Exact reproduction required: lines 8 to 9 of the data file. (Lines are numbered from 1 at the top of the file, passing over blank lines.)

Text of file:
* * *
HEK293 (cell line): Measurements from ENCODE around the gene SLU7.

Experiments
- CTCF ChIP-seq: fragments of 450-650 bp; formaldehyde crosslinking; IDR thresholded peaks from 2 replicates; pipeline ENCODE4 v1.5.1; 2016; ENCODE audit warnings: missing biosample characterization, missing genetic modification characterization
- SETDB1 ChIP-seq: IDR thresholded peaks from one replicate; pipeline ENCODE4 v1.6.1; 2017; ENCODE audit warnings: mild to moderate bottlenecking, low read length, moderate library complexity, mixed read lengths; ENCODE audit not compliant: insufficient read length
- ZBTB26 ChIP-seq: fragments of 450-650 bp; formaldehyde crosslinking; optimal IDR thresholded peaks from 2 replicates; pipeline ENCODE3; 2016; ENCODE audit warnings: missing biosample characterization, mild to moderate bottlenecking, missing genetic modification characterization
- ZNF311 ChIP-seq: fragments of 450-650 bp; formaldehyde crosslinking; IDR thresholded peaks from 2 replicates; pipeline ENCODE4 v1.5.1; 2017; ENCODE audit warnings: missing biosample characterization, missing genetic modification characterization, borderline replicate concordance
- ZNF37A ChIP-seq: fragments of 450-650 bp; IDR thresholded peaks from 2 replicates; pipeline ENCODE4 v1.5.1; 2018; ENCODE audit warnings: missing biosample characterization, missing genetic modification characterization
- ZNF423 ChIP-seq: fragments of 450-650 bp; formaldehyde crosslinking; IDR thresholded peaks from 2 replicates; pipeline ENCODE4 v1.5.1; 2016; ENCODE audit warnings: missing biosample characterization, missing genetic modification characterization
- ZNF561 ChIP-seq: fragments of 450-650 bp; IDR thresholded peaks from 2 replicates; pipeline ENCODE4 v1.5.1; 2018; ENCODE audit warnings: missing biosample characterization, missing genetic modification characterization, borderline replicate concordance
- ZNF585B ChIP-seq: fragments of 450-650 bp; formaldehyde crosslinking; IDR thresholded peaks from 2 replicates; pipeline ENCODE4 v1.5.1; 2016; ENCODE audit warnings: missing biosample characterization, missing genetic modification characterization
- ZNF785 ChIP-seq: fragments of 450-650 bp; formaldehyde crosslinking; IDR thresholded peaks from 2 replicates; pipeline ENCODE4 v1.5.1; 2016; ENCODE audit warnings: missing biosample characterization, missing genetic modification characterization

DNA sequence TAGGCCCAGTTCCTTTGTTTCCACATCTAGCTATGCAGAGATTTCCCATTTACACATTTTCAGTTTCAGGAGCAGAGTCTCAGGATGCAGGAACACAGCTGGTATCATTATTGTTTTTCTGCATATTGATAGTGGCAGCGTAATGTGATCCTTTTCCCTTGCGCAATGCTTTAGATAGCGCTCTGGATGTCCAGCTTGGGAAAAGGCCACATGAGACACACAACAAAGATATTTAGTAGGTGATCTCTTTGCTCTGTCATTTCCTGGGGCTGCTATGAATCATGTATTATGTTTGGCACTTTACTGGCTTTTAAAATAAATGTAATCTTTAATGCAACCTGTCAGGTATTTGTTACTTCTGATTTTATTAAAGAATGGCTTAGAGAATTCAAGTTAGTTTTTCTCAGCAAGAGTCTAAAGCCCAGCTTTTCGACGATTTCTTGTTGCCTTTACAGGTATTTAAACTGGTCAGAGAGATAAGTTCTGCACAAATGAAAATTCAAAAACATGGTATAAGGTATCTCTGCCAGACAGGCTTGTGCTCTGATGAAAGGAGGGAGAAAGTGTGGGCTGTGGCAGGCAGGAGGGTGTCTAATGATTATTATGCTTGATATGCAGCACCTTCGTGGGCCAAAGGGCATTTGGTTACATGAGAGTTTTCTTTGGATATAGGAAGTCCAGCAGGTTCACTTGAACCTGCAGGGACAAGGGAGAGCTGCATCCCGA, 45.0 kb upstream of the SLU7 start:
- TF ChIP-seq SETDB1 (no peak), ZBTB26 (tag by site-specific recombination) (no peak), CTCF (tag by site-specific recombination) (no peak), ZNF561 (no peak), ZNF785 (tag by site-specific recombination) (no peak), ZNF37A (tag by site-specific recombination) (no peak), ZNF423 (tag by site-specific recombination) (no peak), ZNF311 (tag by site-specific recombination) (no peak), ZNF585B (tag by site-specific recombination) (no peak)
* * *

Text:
- ZNF423 ChIP-seq: fragments of 450-650 bp; formaldehyde crosslinking; IDR thresholded peaks from 2 replicates; pipeline ENCODE4 v1.5.1; 2016; ENCODE audit warnings: missing biosample characterization, missing genetic modification characterization
- ZNF561 ChIP-seq: fragments of 450-650 bp; IDR thresholded peaks from 2 replicates; pipeline ENCODE4 v1.5.1; 2018; ENCODE audit warnings: missing biosample characterization, missing genetic modification characterization, borderline replicate concordance